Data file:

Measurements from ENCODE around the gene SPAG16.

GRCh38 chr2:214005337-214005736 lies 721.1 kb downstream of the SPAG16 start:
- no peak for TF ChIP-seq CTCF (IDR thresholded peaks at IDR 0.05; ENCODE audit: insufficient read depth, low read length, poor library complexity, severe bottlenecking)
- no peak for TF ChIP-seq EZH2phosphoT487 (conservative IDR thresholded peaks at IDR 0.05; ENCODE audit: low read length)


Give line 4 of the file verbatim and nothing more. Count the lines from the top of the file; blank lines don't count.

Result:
- no peak for TF ChIP-seq EZH2phosphoT487 (conservative IDR thresholded peaks at IDR 0.05; ENCODE audit: low read length)